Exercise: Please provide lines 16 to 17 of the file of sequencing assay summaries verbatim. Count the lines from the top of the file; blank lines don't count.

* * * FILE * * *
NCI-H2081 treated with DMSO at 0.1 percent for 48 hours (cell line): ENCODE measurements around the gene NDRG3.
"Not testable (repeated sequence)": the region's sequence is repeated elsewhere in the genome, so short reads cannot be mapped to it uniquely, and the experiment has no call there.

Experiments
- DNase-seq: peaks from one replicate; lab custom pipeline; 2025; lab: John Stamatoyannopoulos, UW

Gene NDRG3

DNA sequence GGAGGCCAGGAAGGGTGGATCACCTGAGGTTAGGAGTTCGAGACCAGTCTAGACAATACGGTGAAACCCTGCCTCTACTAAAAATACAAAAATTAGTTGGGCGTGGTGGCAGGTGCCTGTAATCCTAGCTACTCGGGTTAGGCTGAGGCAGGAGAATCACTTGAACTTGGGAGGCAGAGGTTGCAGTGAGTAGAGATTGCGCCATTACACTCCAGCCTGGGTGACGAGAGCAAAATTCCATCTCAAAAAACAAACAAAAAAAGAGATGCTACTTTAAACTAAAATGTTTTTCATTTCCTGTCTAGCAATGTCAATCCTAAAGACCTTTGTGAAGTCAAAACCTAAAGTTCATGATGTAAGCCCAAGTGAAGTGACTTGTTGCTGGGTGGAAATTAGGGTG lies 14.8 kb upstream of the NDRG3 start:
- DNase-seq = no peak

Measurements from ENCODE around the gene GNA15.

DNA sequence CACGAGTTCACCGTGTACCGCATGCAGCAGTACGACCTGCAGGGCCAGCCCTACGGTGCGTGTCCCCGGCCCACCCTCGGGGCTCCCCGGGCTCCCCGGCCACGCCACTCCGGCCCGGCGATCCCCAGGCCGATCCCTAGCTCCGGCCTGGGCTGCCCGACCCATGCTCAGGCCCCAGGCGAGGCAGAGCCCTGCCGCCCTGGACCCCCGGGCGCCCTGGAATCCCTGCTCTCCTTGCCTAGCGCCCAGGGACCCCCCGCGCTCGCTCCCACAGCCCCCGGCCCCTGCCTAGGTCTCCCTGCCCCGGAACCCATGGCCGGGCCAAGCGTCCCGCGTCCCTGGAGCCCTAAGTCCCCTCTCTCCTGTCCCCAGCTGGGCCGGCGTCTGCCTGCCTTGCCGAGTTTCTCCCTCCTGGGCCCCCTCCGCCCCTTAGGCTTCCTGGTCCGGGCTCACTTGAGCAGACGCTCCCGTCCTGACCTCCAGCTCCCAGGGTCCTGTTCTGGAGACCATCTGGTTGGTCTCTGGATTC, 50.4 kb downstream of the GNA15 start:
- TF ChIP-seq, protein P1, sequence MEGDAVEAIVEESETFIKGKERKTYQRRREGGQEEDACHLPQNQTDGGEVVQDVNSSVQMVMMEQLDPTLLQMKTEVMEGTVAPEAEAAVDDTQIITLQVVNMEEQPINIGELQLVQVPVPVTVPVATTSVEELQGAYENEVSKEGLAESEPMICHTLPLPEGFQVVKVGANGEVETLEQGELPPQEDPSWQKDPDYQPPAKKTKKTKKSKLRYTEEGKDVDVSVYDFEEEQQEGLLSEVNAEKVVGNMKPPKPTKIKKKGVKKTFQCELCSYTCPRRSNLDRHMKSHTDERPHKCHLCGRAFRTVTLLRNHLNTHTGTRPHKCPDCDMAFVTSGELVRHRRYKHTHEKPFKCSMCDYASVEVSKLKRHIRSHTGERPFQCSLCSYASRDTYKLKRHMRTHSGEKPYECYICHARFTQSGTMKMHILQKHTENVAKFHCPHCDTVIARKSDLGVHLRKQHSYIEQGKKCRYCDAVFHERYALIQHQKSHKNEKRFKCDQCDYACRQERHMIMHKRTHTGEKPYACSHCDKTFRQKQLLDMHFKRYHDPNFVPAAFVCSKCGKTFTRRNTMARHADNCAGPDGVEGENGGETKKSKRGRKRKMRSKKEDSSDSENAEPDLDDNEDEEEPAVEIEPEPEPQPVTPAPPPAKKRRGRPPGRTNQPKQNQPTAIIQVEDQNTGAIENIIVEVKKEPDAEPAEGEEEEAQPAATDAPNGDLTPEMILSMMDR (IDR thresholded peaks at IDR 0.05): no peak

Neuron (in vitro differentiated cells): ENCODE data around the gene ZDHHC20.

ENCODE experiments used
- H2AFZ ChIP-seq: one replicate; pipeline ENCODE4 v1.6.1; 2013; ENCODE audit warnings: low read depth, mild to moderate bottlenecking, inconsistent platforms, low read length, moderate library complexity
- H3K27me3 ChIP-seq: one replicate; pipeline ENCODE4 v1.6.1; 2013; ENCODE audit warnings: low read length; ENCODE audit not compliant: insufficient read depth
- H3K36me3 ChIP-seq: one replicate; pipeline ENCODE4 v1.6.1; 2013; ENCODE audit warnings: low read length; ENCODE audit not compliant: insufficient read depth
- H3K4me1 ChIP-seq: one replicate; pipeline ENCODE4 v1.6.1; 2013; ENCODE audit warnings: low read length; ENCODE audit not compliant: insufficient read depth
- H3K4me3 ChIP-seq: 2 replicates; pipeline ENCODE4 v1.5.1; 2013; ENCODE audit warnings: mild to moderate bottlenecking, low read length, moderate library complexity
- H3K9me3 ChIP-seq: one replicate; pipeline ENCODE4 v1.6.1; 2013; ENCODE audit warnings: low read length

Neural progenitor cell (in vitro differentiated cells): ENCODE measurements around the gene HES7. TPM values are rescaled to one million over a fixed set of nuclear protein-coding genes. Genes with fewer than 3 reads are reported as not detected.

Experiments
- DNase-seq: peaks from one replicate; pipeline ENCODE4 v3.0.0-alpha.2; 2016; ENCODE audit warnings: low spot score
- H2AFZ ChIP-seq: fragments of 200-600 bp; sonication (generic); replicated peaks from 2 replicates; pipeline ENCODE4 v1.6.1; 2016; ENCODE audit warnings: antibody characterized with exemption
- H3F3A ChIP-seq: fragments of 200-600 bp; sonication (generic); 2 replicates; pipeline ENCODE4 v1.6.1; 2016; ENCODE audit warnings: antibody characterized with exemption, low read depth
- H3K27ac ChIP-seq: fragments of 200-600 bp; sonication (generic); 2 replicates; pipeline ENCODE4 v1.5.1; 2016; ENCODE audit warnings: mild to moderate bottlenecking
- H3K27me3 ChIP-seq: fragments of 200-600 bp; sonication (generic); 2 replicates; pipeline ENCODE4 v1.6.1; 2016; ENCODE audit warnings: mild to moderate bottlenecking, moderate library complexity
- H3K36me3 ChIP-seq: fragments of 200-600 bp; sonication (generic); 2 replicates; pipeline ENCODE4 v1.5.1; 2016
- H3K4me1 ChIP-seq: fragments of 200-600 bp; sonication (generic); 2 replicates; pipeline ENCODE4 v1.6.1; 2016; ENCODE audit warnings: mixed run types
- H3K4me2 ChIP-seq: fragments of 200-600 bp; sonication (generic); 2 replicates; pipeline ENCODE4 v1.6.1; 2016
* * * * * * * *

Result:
- H3K4me1 ChIP-seq: one replicate; pipeline ENCODE4 v1.6.1; 2013; ENCODE audit warnings: low read length; ENCODE audit not compliant: insufficient read depth
- H3K4me3 ChIP-seq: 2 replicates; pipeline ENCODE4 v1.5.1; 2013; ENCODE audit warnings: mild to moderate bottlenecking, low read length, moderate library complexity